Voting in California is sure a lot more exciting than in Brooklyn. There’s a lot more to vote for here, and the outcome doesn’t seem like a foregone conclusion. (In my Brooklyn district, the Democratic machine just wins, every single time, with perhaps one notable exception when a quirk of election law briefly put control of the nomination in the hands of a murdered city councilman’s mother.) Here in Irvine we get to vote on 14 different propositions.

Of course they’re the statewide propositions. You’ve all heard about Prop 8, I’m sure, but there are 11 others on the ballot. In California various interest groups get together to buy laws with disinformation. For instance, T. Boone Pickens is pushing Prop 10, a measure to give about five billion dollars of taxpayer money to natural gas and trucking companies. Of course, if you phrase it like that no one would vote for it, so instead it’s disguised as an environmental measure. It isn’t. In fact, it’s quite the opposite. Prop 7 is another weird one that seems to be about the environment. This one I don’t really understand, but the Sierra Club says no, so I’ll vote against it.

Prop 5 is actually one I support: it tries to eliminate a lot of the nasty effects California’s draconian criminal code has has on folks around the state by reducing incarceration for non-violent crimes. Naturally it’s opposed by the corrections officers’ union, who won’t be happy until everyone in the state is either a guard or a convict. I’m usually pretty pro-union, but the corrections union out here is the best argument I’ve ever seen for keeping unions out of politics. Lobbying to put more people in jail as some sort of perverted jobs program is one of the most sick and twisted abuses of influence I’ve ever encountered. They’ve been doing it for years and now they’re doing it again with Proposition 6, which will take hundreds of millions of dollars away from schools, parks, and communities and give them to prisons. As a fiscal conservative, I believe we need to reduce government spending. However, Unlike the faux conservatives, I don’t believe law enforcement is exempt from cost controls. We spend way too much on prisons and prison guards, and we need to cut that. Step 1 is reducing the inmate population. Prop 5 does that. Prop 6 goes in the wrong direction. It is a massive welfare give-away to a special interest group.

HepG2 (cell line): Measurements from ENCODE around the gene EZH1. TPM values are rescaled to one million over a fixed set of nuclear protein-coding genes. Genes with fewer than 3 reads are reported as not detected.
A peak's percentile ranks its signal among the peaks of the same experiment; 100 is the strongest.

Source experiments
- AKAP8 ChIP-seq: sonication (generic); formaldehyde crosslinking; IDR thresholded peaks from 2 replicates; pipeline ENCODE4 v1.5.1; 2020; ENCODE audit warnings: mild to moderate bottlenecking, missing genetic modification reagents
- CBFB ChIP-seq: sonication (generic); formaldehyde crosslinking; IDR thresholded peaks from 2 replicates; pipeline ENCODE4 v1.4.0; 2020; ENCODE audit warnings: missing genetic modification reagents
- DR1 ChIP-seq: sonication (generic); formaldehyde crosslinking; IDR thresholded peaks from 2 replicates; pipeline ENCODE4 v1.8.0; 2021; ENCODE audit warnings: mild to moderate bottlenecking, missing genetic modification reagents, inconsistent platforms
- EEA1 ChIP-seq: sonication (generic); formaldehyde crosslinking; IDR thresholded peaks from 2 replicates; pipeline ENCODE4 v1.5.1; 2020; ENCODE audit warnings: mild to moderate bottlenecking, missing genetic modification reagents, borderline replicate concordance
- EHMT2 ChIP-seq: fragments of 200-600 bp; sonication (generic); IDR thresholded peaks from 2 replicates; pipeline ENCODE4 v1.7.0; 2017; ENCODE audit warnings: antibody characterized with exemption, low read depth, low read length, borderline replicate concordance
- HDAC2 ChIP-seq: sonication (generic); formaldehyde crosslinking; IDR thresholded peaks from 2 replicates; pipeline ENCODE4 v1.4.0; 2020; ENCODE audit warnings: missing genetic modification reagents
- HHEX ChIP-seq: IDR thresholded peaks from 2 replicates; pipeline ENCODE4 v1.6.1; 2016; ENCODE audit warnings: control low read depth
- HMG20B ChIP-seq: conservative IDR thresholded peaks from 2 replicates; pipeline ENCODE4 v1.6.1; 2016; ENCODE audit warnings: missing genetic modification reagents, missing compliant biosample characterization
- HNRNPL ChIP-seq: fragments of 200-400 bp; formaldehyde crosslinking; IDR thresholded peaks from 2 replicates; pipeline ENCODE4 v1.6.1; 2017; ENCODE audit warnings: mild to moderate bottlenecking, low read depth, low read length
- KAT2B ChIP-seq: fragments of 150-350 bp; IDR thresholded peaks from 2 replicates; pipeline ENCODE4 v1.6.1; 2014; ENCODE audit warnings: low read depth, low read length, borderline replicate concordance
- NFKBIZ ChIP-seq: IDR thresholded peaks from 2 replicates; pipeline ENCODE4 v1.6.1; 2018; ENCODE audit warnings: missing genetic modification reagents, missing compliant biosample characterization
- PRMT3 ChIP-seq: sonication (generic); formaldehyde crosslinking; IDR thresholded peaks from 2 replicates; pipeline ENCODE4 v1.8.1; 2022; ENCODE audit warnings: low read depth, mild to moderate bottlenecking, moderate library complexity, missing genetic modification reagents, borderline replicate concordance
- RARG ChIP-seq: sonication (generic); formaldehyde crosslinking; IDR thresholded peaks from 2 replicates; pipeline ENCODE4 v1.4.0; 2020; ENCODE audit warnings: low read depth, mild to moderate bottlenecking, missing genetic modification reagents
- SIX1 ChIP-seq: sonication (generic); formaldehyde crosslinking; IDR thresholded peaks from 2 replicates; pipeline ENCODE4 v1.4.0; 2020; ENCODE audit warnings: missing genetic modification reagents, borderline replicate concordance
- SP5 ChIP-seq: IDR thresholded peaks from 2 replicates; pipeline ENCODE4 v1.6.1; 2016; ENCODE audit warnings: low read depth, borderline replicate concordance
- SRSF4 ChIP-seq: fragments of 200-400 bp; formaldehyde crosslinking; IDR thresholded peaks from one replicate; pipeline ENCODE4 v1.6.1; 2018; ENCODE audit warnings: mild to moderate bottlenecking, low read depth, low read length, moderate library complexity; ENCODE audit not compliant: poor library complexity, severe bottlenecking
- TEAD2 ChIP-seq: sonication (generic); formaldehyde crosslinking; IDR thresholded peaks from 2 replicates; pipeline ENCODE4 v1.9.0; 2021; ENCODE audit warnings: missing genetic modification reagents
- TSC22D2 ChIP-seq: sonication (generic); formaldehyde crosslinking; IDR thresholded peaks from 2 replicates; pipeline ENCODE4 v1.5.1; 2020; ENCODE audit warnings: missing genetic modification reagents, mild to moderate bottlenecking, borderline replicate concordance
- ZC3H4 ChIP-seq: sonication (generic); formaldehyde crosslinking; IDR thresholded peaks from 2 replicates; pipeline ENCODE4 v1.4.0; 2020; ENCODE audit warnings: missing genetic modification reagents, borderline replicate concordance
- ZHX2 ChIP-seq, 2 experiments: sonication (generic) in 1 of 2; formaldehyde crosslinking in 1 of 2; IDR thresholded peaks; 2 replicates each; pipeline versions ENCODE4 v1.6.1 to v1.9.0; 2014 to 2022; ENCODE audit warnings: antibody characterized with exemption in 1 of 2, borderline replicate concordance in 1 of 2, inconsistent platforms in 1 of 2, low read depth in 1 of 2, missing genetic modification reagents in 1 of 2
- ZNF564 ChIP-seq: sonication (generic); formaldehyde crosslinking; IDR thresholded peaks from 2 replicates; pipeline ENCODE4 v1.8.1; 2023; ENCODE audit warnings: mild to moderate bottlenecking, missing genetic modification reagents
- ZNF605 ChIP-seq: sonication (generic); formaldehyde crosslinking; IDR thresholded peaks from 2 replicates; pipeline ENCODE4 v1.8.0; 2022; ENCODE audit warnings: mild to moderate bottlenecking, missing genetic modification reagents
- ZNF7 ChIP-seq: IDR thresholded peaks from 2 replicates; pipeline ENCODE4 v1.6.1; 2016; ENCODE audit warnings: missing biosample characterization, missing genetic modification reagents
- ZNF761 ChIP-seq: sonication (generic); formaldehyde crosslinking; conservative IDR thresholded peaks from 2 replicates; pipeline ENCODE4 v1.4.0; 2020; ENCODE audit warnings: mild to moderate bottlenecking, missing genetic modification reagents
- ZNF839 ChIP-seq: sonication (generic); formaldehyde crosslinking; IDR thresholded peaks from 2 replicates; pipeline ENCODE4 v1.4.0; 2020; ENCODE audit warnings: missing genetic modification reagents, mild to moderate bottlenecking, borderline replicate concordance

Anyway, that’s just the tip iof the iceberg. There’s some good and bad on the ballot. I really look forward to being the first state to-fingers crossed–explicitly vote in favor of gay marriage. Once that happens, I expect these laws to be relegated to the dustbins of history, just like the miscegenation laws of the past. Within my lifetime I expect to see politicians who supported these laws become as disreputable as the Strom Thurmonds of the last century. But whichever way these elections go, it sure does make for an interesting election day.

In Irvine, we also get to vote on several city council seats in one of the ugliest, slimiest campaigns I’ve seen since I left Louisiana. I really don’t know much about the local politics here, but Sukhee Kang and cohorts have convinced me that under no circumstances do I want them anywhere near the levers of power. They have been running just the worst sort of deceptive smear campaign with fake newspapers, numerous half-truths about measures and opponents; and now the OC Weekly tells me they’ve been trying to finance their smear campaign with taxpayer dollars. My mailbox is filled with deceptive spam you’d have to a complete idiot to fall for. (Just how many complete idiots live in Irvine remains an open question that tomorrow should answer.)

Then of course I start to wonder why anyone would spend so much time, money, and effort to be on the council of a two-bit planned community like Irvine, and the only answer I can think of isn’t pretty. I can’t say I’m particularly informed about the local issues. I don’t even know what parties all these yutzes belong to (the elections are non-partisan) but I haven’t had this much personal distaste for local candidates since David Duke ran for state senate in my old home district (and coming from Brooklyn that’s saying something). Interesting times indeed.

2 Responses to “Propositions”

  1. robert Says:

    Here in Connecticut, the usual gang of idiots (right-wing division) is trying to get us to vote to allow initiatives (by cloaking it as a Constitutional Convention). In the “spirit” of Real Democracy. All of the studies I’ve read, especially about California, conclude that allowing citizen law making (which is what it is) end up doing two things: instituting the tyranny of the majority, and permitting the voters to create explicitly contradictory laws (taxes may not be raised beyond $X, and the state must provide Y services). Nonsense.

  2. Davin Says:

    “Prop 6 does that. Prop 6 goes in the wrong direction.”

    You mean, “Prop 5 does that”, I think?

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